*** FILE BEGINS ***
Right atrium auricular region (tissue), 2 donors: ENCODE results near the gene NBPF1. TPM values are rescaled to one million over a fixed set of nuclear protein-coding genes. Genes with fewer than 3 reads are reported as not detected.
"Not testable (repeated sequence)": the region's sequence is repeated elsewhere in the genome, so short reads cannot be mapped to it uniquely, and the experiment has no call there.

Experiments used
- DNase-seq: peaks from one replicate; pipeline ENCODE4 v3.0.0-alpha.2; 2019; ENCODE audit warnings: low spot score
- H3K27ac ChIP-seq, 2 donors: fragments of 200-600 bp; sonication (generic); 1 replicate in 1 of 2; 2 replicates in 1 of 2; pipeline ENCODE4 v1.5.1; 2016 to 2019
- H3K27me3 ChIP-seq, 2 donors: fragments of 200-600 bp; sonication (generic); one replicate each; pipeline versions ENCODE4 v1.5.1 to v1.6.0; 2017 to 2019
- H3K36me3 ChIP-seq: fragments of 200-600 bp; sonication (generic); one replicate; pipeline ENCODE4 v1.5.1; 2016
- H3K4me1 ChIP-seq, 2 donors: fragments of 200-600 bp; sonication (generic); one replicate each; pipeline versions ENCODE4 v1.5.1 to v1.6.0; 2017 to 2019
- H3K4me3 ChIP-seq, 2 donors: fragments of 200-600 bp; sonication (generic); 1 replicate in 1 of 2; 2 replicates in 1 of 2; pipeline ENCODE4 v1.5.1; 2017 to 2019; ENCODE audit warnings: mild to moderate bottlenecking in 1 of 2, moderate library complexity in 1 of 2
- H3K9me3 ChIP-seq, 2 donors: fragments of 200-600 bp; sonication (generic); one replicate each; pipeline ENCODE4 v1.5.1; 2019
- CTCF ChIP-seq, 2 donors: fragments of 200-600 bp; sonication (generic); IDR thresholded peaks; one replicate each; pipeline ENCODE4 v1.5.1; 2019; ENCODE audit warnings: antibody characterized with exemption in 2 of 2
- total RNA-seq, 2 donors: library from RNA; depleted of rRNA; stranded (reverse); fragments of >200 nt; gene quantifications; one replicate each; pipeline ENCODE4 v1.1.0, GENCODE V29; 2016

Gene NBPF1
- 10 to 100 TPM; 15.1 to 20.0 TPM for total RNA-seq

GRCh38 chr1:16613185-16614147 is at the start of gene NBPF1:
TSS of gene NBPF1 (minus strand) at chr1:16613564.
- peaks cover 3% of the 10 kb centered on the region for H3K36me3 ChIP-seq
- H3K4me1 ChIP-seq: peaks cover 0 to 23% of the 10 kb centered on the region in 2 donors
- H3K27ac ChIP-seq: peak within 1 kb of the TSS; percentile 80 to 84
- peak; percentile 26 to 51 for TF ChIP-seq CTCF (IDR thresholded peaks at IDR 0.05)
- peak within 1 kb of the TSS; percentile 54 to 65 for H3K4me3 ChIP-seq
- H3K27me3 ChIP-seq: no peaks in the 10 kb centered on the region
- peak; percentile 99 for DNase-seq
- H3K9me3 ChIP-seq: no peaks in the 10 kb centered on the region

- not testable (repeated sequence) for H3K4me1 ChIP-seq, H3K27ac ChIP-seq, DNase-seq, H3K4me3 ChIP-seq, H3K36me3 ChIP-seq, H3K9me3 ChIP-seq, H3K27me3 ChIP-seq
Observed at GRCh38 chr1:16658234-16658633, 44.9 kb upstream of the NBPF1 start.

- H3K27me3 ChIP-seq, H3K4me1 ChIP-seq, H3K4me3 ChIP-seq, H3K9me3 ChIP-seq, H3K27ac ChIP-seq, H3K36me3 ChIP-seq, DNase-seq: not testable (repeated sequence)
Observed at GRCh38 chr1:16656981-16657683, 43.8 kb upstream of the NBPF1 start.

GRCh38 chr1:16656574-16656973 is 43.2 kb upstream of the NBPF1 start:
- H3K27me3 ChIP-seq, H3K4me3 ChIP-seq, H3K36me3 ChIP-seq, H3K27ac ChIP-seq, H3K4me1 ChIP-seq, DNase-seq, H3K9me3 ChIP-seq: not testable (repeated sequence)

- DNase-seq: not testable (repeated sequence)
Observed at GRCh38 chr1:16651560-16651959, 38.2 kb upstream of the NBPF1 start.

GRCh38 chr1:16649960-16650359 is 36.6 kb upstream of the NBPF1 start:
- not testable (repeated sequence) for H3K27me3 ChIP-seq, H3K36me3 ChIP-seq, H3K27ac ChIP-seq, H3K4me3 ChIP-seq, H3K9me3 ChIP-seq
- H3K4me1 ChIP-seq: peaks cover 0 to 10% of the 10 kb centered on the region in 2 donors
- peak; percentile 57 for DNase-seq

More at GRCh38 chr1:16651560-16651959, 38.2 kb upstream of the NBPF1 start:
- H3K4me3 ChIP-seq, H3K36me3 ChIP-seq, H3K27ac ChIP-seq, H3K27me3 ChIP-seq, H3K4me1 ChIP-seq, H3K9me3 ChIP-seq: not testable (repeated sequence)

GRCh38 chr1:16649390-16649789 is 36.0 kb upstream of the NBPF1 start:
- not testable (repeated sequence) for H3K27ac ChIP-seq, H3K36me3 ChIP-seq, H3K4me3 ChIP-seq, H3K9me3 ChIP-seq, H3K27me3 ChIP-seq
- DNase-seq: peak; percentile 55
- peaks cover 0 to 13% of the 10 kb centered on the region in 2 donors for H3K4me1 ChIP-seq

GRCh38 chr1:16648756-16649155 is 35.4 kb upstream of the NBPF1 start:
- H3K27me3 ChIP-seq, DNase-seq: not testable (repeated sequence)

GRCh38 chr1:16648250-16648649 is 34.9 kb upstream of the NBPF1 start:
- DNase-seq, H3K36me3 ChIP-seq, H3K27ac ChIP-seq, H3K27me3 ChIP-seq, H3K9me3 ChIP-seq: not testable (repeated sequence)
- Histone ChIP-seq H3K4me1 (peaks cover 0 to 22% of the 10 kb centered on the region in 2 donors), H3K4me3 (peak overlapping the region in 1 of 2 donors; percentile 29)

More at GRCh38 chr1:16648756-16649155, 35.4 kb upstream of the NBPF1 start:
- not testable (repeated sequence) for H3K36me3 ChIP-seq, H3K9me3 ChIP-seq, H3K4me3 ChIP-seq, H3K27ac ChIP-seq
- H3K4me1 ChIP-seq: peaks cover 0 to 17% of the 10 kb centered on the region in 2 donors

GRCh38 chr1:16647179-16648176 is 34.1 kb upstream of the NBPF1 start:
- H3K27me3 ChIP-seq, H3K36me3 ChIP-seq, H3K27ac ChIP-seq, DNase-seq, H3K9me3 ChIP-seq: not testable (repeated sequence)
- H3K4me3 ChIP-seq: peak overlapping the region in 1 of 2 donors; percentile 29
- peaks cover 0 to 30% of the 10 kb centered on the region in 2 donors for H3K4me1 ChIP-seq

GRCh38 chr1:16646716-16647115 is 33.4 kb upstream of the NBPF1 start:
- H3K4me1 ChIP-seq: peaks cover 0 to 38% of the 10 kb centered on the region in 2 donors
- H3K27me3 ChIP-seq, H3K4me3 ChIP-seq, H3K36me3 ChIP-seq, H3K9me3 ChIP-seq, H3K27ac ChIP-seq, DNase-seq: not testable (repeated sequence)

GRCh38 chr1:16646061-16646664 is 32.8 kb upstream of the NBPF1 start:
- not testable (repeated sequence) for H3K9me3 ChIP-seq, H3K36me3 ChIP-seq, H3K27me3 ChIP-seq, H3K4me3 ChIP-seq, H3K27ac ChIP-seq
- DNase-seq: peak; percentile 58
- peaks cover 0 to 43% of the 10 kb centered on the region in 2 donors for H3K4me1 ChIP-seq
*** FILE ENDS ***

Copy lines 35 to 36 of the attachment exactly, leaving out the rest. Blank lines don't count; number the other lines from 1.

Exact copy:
- H3K4me1 ChIP-seq: peaks cover 0 to 10% of the 10 kb centered on the region in 2 donors
- peak; percentile 57 for DNase-seq